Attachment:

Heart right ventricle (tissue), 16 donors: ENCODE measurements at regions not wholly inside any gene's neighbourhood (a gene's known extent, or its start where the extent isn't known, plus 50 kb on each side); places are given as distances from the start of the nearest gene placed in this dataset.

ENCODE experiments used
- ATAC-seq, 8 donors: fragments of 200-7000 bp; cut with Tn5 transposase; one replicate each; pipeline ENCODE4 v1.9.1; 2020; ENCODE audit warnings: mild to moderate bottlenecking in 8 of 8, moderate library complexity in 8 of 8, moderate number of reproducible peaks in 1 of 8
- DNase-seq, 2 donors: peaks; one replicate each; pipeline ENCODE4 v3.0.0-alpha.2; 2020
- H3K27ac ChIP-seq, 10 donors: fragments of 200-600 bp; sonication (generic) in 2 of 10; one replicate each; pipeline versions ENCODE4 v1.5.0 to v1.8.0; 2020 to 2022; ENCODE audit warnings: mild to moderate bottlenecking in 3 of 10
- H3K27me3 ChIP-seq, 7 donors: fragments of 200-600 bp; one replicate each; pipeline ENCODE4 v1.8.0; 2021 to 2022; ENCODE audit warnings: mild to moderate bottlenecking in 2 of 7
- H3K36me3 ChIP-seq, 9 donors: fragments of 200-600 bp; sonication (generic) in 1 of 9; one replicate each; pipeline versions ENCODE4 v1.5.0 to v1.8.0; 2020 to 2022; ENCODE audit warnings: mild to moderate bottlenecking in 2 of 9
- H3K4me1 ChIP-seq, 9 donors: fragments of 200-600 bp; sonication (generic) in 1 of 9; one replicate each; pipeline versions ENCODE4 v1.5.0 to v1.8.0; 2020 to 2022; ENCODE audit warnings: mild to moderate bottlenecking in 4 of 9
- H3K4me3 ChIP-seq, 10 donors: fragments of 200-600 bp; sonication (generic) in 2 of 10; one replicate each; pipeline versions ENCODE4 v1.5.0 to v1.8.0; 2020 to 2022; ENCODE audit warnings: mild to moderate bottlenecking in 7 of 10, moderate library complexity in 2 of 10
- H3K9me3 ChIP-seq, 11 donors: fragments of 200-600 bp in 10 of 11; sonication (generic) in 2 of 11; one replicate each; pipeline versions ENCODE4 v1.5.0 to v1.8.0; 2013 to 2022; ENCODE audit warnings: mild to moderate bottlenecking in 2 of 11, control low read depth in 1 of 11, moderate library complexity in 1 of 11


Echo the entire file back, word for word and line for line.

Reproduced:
Heart right ventricle (tissue), 16 donors: ENCODE measurements at regions not wholly inside any gene's neighbourhood (a gene's known extent, or its start where the extent isn't known, plus 50 kb on each side); places are given as distances from the start of the nearest gene placed in this dataset.

ENCODE experiments used
- ATAC-seq, 8 donors: fragments of 200-7000 bp; cut with Tn5 transposase; one replicate each; pipeline ENCODE4 v1.9.1; 2020; ENCODE audit warnings: mild to moderate bottlenecking in 8 of 8, moderate library complexity in 8 of 8, moderate number of reproducible peaks in 1 of 8
- DNase-seq, 2 donors: peaks; one replicate each; pipeline ENCODE4 v3.0.0-alpha.2; 2020
- H3K27ac ChIP-seq, 10 donors: fragments of 200-600 bp; sonication (generic) in 2 of 10; one replicate each; pipeline versions ENCODE4 v1.5.0 to v1.8.0; 2020 to 2022; ENCODE audit warnings: mild to moderate bottlenecking in 3 of 10
- H3K27me3 ChIP-seq, 7 donors: fragments of 200-600 bp; one replicate each; pipeline ENCODE4 v1.8.0; 2021 to 2022; ENCODE audit warnings: mild to moderate bottlenecking in 2 of 7
- H3K36me3 ChIP-seq, 9 donors: fragments of 200-600 bp; sonication (generic) in 1 of 9; one replicate each; pipeline versions ENCODE4 v1.5.0 to v1.8.0; 2020 to 2022; ENCODE audit warnings: mild to moderate bottlenecking in 2 of 9
- H3K4me1 ChIP-seq, 9 donors: fragments of 200-600 bp; sonication (generic) in 1 of 9; one replicate each; pipeline versions ENCODE4 v1.5.0 to v1.8.0; 2020 to 2022; ENCODE audit warnings: mild to moderate bottlenecking in 4 of 9
- H3K4me3 ChIP-seq, 10 donors: fragments of 200-600 bp; sonication (generic) in 2 of 10; one replicate each; pipeline versions ENCODE4 v1.5.0 to v1.8.0; 2020 to 2022; ENCODE audit warnings: mild to moderate bottlenecking in 7 of 10, moderate library complexity in 2 of 10
- H3K9me3 ChIP-seq, 11 donors: fragments of 200-600 bp in 10 of 11; sonication (generic) in 2 of 11; one replicate each; pipeline versions ENCODE4 v1.5.0 to v1.8.0; 2013 to 2022; ENCODE audit warnings: mild to moderate bottlenecking in 2 of 11, control low read depth in 1 of 11, moderate library complexity in 1 of 11